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WISCONSIN NEWS ROUND-UP: Menominee Tribe makes last pitch for casino

The Menominee tribe has made a final appeal to Governor Scott Walker, saying approval of a proposed Kenosha casino would pull the tribe out of poverty.

Tribal Chair Craig Corn says he is hopeful a creative solution can be found to produce a win-win. While he adds there has been no recent conversation with Governor Walker or his staff, Corn says he hopes to talk with him on a solution. Governor Walker is expected to announce his decision this week… the U.S. Bureau of Indian Affairs have already approved the casino plans.


The state Assembly has passed three bills, aimed at strengthening drunk driving laws. The measures would make second offenses a misdemeanor, a fourth offense an automatic felony and ensures proper installation of ignition interlock devices per a court order. Another bill will also punish first-time offenders.  Wisconsin was the only state where a first-time offense wasn’t a crime. All three bills passed by a majority vote.


A Wisconsin State Senate committee heard this morning from two new nominees to the state Government Accountability Board.  Former GOP Congressman Harold Froehlich and ex-Milwaukee Judge Elsa Lamelas testified before the Senate's Elections-and-Urban Affairs panel.  Current members Tim Vocke and Gerald Nichol also had hearings on their re-nominations to the panel.  The hearing came a day after Governor Scott Walker said he pulled former board chairman David Deininger's  appointment, because the Senate would not confirm it.  Froehlich, a former long-time judge in Appleton, was nominated to replace Deininger.  Senate Democrat Mark Miller of Monona said it was crucial that the Accountability Board not be subject to political influences as it handles elections-and-ethics issues.  Froehlich joined the other nominees in promising to be fair.  Deininger chaired the board last year during recall elections against the governor and several lawmakers.  Nichol said the board worked closely with staff members to handle various issues involving the recall votes -- and he said he had confidence in his board's fairness.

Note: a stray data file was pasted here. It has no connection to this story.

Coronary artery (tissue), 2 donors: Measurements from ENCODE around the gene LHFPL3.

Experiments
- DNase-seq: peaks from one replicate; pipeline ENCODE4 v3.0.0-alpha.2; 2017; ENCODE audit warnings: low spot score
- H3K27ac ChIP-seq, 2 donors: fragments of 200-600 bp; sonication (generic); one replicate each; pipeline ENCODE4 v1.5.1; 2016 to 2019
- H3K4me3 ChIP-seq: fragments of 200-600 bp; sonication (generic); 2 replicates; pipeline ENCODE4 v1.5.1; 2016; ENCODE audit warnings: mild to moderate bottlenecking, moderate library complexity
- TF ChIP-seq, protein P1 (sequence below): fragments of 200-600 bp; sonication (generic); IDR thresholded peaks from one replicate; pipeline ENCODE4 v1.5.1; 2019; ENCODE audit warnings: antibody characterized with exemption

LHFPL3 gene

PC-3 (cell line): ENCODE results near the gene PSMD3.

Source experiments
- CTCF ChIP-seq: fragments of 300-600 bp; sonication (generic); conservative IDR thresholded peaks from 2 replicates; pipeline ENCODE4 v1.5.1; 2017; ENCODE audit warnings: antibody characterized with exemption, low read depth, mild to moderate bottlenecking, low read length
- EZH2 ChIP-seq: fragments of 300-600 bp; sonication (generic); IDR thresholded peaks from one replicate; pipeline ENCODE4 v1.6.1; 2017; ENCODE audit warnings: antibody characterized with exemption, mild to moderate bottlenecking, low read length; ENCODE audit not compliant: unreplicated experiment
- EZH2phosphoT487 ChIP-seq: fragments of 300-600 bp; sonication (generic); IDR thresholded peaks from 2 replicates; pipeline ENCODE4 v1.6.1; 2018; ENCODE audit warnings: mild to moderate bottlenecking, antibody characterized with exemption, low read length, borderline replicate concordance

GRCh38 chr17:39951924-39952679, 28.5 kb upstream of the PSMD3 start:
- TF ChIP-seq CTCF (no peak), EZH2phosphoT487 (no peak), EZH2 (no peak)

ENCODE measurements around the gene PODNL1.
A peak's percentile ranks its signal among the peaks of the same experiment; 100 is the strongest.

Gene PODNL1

Wisconsin state senators were scheduled to vote today on granting higher compensation to a man who spent 23 years in prison on a wrongful murder conviction.  Robert Stinson of Milwaukee received the maximum legal compensation from the State Claims Board, which is $25,000.  The law allows him to see higher compensation from the Legislature, and the board recommended that lawmakers approve it.  He's asking an additional 90-thousand dollars for a total of $115,000  That's five-thousand for each year he spent behind bars -- plus another $14,000 in legal fees.  Stinson was convicted of killing a Milwaukee woman in 1984.  His conviction was overturned almost a quarter century later, in part because bite marks on the victim did not match Stinson's mouth.